'Millennial' is one of those buzzwords that the media continues to bandy about and give a lot of negative press to. But what is a millennial? Is the criticism really deserved? And should you be thinking about their impact on your business?
Millennials are people born between the early Eighties and mid-Nineties. They are the people who started coming of age around the millennium, hence the name. It’s been 19 years since the turn of the century and now those graduates are increasingly occupying managerial positions in the workplace.
The rise of millennials in the workplace
The first millennials began entering the workforce around 2000 onwards and ever since then their numbers have been growing. As baby boomers reach retirement, it is inevitable that millennials are now occupying more and more roles, and more senior ones at that. One study believes millennials will account for 75% of the global workforce by 2025.
It’s not a bad thing, despite the demonisation of millennials in the press, and is part of the normal working life cycle. However, millennials are challenging the status quo and increasingly implementing new ways of behaving and carrying out business.
More millennials in management
The first millennials have now been working for almost 20 years. Naturally, they’ve climbed up the career ladder and are occupying more and more management roles. But the way they manage is often very different from older generations and this is leading to inevitable clashes of ideas with more traditional management styles.
Millennials are tech savvy, embodying the digital age, and therefore use tech much more in work than previous generations. They also embody a more collaborative management style, the sharing of ideas and brainstorming and prefer working in teams. Perhaps even more crucially, they eschew boring, repetitive work, want a life outside of their job and expect enough flexibility from their employer to enjoy both their professional and personal commitments.
How are millennial managers shaping management culture?
As we said earlier, the first millennials entered the workforce around 2000 but they didn’t stay the new kids on the block forever. Although the youngest millennials are now 20 and just starting work, the oldest ones are in their mid to late 30s and more often than not, running things, even managing Baby Boomers and Generation X workers too.
And they are shaping management culture into something quite different than in previous generations.
Salary is not the most important thing
Millennials are the first generation for whom monetary compensation is not the driving factor when they pick an employer. This was backed by a Gallup poll which revealed only 48% considered overall pay as the main consideration. Instead, many would rather work with a company whose values align with their own, where they have the opportunity to grow and learn and where they find the work actively interesting. It has led to a shift in culture where the focus is now on values, vision, opportunities for development and growth and a passion for work.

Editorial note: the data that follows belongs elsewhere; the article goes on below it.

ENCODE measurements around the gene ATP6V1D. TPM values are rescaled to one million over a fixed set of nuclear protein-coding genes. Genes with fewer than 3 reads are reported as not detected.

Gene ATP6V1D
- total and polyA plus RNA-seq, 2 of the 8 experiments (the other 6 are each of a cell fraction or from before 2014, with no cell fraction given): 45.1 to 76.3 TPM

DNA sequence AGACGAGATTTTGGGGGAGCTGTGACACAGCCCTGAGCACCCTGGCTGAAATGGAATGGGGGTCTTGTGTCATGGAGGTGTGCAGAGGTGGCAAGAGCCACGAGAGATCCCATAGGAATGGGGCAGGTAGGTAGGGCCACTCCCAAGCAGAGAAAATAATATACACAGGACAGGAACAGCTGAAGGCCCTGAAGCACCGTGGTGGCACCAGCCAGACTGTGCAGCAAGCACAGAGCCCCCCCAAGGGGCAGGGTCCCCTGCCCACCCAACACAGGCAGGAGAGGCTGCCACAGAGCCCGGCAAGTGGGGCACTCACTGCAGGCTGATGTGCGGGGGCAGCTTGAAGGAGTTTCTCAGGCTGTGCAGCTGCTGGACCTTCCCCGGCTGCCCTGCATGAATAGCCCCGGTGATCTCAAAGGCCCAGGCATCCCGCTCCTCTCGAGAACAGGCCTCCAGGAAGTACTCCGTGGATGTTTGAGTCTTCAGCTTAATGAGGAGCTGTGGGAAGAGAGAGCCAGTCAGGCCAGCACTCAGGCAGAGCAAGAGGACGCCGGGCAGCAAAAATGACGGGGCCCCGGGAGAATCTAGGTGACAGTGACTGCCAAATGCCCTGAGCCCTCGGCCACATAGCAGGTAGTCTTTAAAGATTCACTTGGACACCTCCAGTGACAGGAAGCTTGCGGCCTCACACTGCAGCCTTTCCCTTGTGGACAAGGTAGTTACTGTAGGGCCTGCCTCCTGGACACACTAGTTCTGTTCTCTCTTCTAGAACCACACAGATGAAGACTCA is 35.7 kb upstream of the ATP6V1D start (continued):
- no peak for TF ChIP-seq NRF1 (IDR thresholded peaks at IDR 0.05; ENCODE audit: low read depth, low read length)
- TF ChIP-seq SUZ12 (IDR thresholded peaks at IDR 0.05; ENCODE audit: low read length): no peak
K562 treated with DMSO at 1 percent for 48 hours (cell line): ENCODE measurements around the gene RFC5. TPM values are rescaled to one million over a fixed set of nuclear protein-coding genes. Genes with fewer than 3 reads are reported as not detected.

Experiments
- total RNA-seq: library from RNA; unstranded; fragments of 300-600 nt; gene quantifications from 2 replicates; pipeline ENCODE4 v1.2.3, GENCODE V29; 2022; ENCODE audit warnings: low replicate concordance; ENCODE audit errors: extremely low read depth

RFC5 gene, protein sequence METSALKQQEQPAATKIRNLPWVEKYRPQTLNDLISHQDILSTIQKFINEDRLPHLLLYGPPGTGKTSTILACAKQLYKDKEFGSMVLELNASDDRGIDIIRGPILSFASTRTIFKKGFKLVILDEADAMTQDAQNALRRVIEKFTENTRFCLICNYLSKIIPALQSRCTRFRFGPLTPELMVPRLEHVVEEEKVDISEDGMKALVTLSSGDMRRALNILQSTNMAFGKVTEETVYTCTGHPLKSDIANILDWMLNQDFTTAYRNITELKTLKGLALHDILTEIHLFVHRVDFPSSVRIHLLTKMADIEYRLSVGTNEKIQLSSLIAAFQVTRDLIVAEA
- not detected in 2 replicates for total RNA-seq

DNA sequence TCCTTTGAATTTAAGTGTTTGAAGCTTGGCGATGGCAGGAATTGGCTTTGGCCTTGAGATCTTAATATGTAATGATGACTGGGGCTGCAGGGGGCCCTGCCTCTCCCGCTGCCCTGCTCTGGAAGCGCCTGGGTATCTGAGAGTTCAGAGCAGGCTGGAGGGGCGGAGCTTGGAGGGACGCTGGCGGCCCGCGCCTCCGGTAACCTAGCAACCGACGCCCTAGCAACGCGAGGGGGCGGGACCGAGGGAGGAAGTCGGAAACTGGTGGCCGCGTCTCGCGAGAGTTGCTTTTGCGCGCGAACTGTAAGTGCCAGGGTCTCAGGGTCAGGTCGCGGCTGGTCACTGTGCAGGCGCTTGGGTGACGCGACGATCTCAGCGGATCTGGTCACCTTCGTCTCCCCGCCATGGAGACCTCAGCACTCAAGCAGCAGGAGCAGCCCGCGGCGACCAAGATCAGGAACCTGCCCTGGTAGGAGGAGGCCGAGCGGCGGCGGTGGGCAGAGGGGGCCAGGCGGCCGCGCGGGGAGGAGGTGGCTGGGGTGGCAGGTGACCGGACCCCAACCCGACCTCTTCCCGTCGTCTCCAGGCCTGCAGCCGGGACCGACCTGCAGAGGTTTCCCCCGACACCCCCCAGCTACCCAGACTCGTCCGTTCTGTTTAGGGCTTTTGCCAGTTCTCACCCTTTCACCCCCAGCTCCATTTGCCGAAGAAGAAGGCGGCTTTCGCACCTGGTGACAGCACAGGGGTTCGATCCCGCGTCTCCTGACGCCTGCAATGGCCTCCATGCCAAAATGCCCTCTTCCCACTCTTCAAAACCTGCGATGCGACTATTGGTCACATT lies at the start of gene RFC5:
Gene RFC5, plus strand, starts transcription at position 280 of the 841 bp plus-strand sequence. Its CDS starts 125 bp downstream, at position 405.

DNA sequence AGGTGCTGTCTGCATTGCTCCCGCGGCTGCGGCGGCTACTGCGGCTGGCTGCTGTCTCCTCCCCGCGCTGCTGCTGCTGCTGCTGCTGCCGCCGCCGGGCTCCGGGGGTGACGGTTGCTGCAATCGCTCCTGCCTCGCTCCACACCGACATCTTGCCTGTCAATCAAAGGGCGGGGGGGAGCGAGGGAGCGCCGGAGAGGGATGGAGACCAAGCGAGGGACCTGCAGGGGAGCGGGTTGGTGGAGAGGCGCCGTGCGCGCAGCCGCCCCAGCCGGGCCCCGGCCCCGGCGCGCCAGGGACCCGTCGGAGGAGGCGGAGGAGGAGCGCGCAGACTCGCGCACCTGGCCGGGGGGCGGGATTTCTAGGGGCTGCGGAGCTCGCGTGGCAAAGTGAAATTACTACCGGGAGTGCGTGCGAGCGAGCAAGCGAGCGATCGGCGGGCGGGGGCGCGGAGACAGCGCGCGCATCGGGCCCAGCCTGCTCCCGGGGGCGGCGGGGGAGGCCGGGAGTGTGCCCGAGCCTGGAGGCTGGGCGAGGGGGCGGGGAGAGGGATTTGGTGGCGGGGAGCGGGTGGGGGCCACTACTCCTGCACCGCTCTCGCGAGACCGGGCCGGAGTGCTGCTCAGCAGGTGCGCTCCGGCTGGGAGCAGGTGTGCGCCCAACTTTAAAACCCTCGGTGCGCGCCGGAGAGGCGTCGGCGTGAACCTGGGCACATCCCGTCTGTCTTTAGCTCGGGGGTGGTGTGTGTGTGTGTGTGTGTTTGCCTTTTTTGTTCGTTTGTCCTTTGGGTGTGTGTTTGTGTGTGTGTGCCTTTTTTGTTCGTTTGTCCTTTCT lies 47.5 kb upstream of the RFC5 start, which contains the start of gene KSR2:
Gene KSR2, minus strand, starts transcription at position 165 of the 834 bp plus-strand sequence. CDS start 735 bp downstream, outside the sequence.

Value in feedback
Millennials value regular feedback and one of their biggest complaints is there isn’t enough given or that the feedback they are given isn’t of value. They want a workplace which is more engaging with a two-way conversation with management. As a result, millennials in management are trying to create those feedback opportunities they feel they lacked when they were in more junior roles.
Millennials have grown up in age of instant gratification and with technology all around them. As a result they are prepared to act fast and to adopt new technologies very quickly. When they become managers they have the power to make such changes happen – they’re not afraid to undergo big changes or to react rapidly.
More than any other generation, Millennials are open to other cultures and are often religiously neutral. They want to travel, explore and learn about new things so increasingly they pick companies with strong diversity programmes. As management they are the driving force behind the creation of such programmes.
Greater corporate responsibility
Millennial managers are more aware of their corporate social responsibility and increasingly want to work in businesses that also value this. They would much rather support brands and businesses which adopt this approach. The causes might be different among them (climate change, homelessness, refugees etc) but giving back to the community is a strong feature of millennial management.
Millennial managers work hard but they also value leisure time and the importance of giving staff regular breaks. As a result, there is now greater flexibility in working patterns with home working, job sharing, flexible holiday time and accommodating personal responsibilities like parenting or caring. They would rather lose a bit of pay and work for a company that gives weight to employee health and happiness than one which doesn’t.